Shop our Big Takeover store for back issues, t-shirts & CDs
Follow The Big Takeover
Sometimes the depth of experience can garnish the best results, when it comes to music, it is usually down to those hungry enough and talented enough to succeed. In the case of Red Box, both those statements apply, and that is the driving force behind their art. The outfit, first came to prominence in the eighties with the blending of new wave sensibilities with a ‘World Music’ sound.
From the Red Box electrifying debut, 1986’s The Circle and the Square came two mammoth airwaves staples in “Lean on Me (ah-li-ayo)” and “For America”. Their second, 1990’s Motive fared equally well critically, although the band parted company shortly after. Since the mid-noughties however, reissues of those previous albums via Cherry Red Records prompted a renewed interest in the band that began to reach cult status, and the inevitable reformation happened.
So now Red Box return, with the same passion, and hunger they originally possessed, as if time itself has stood still just for them, and that main galvanizing foil of singer-songwriter Simon Toulson-Clarke is firing with ideas. In 2011, they proved themselves more than capable of knocking out an album of importance and acclaim with Plenty. This year they follow-up that release, in the same breath it’s easier to state they surpass that offering with Chase The Setting Sun.
From the outset the fusion is ripe and ready to be enjoyed, opening with “This Is What We Came For” a carefree, good time sound echoing against the infectious, cracking beats. With a thundering chorus which all makes for a spectacular start. Rolling into the reflective title track that glides along effortlessly with sweet harmonies and memorable hooks. “Gods And Kings” has an air of Prefab Sprout to it, as the urgency of the music forms the perfect backdrop to the vocals of Toulson-Clarke as he delivers, with the slightest of social commentaries, something inspired and thought evoking.
The album really begins to lift on “Why So Few”, a slower paced track, perhaps soulful that follows the theme of the album surrounding change and that inevitable journey through time. Followed perfectly by “Say You Will” as a mournful piano figure opens only to be submerged by the rest of the band. “Ho Ho!” is a sound pulled from the eighties, with ambient flourishes that create the drama of this musical two-fingers at the doubters in society. With some studio chatter the acoustic and quite transcendent “Hurry” ignites, an astonishing track with strings added to create a haunting quality that at times becomes hypnotic.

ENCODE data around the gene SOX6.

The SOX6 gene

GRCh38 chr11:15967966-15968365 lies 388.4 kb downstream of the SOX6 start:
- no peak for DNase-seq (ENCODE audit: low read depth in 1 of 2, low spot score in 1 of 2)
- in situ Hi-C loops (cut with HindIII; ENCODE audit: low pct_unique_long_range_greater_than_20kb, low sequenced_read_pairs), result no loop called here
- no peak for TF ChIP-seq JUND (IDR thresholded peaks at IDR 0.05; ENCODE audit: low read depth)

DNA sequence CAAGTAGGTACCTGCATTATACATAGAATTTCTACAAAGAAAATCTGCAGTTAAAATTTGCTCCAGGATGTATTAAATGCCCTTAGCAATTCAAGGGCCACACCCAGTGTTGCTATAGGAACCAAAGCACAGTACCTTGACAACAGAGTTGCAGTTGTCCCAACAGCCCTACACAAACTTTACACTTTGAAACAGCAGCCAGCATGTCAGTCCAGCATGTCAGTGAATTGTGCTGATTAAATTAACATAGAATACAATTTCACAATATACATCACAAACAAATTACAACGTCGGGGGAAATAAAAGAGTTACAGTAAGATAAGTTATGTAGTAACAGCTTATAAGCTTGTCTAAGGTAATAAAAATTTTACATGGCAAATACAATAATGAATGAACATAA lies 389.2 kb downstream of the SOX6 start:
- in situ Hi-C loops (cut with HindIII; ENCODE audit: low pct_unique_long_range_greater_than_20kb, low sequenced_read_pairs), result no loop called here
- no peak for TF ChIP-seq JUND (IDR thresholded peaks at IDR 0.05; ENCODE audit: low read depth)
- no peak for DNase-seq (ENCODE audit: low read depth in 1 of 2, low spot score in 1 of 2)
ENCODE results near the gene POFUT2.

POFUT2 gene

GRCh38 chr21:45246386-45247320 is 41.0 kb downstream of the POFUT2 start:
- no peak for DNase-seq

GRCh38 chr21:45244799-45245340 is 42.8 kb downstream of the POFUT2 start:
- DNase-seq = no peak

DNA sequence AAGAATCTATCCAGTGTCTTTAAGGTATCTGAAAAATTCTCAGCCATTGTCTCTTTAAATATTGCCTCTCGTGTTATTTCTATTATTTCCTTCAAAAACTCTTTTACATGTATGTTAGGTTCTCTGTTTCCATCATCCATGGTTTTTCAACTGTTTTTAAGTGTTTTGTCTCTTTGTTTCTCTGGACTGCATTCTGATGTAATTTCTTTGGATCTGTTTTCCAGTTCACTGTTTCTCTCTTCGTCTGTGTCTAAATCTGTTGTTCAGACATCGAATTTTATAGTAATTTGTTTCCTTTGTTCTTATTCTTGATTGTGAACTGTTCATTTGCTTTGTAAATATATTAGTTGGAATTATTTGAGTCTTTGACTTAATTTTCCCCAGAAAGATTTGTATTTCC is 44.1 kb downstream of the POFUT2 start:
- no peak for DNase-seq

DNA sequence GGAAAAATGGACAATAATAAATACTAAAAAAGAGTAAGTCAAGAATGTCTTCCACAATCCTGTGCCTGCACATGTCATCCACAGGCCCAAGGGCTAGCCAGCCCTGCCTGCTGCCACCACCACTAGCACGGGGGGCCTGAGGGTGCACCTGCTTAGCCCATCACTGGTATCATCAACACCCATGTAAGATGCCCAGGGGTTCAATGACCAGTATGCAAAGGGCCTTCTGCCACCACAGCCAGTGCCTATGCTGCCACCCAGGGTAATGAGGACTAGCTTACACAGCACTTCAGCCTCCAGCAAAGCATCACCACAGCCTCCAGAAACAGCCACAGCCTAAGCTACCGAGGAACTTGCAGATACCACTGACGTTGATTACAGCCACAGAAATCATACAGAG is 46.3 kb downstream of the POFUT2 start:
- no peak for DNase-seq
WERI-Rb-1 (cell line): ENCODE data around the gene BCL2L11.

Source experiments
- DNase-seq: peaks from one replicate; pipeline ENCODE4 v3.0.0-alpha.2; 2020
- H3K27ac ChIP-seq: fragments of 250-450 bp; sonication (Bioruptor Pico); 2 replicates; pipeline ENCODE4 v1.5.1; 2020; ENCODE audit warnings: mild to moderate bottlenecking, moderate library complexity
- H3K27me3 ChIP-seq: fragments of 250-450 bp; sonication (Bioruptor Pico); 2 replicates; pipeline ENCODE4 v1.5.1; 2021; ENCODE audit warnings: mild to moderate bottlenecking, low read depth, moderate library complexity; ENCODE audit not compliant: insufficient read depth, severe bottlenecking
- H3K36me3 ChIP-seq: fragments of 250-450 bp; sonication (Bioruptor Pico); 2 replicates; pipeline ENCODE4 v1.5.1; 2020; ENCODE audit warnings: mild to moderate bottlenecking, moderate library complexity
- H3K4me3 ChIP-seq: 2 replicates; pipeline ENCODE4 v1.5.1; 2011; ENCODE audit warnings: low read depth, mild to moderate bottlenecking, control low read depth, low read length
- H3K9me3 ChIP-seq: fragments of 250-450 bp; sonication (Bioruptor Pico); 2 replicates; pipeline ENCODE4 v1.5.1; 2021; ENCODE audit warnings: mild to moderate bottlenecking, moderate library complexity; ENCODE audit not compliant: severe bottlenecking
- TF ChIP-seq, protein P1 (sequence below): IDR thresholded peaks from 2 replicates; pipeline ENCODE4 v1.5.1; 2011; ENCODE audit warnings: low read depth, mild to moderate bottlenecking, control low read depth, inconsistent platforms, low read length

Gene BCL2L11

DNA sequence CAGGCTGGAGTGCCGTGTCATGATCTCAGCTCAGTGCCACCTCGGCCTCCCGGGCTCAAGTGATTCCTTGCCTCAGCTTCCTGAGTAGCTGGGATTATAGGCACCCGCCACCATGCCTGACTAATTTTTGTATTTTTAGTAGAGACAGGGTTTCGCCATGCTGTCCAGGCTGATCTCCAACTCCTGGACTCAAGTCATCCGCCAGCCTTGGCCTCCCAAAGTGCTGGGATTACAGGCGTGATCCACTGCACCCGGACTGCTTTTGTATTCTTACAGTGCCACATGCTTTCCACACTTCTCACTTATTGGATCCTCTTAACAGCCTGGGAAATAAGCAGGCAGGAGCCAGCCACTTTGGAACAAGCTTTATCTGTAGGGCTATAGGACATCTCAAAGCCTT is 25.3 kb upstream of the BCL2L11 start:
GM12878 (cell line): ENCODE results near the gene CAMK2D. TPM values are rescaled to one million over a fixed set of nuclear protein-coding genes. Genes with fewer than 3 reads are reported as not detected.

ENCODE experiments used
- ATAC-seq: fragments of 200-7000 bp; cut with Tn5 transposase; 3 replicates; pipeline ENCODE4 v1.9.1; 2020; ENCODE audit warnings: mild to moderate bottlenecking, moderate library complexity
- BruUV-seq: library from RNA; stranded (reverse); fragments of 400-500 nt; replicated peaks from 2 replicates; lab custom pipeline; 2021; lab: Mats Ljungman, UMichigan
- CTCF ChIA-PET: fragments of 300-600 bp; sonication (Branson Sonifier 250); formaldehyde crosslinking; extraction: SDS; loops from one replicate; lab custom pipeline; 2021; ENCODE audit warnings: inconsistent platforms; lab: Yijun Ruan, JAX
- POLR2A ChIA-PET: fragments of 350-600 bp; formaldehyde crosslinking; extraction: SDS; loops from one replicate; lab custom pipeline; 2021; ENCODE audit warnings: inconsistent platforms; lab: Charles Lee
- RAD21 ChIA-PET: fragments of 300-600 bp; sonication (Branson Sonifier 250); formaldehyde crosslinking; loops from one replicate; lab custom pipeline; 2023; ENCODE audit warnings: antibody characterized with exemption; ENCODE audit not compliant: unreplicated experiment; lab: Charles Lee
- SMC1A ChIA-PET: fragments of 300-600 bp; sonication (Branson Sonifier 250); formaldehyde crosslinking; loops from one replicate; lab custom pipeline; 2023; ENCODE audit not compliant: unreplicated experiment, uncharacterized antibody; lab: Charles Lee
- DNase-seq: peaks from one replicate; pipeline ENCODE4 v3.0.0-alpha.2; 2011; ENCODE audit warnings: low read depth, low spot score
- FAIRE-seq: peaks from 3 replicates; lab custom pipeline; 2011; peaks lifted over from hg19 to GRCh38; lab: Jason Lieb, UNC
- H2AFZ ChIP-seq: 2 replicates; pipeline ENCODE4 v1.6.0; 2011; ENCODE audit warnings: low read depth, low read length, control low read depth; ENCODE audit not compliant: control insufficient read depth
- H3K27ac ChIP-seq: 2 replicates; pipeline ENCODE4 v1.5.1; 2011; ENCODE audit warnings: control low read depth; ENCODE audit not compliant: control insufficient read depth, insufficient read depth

Red Box take a twist on the expected, a cover of the Buffy Sainte-Marie number “Starwalker”. A blistering retelling with tribal nuances added, fitting in beautifully with the overall concept of the album. Followed ironically by the folk-drenched “Shadows & Wildrose” (included below), the most minimalistic on the album as the guitar patterns shimmer with a choral effect building behind it. Closing out the set with the brilliant, and nineties inspired “Everybody’s Got Some Disguise”. Red Box bookend the album with that uplifting vibe that opened the set. The emotion soaked into this song and others on the album is at times overwhelming and real. As the waves crash to close, the audience will be snapped up by these feelings translated perfectly through the music.
Chase The Setting Sun is a collection that wonderfully follows those aforementioned, previous albums. An extension from that very early sound into an updated, mature version with 21st century technology. It is faithfully delivered without losing the original charm, or for that matter the edge. Ultimately the moral here is never underestimate a band who are as determined as Red Box, and enjoy the music they create as much as their fans.
1.This Is What We Came For
2.Chase The Setting Sun
3.Gods & Kings
4.Why So Few
5.Say You Will
10.Shadows & Wildrose
11.Everybody’s Got Some Disguise
For More On Red Box;
More in recordings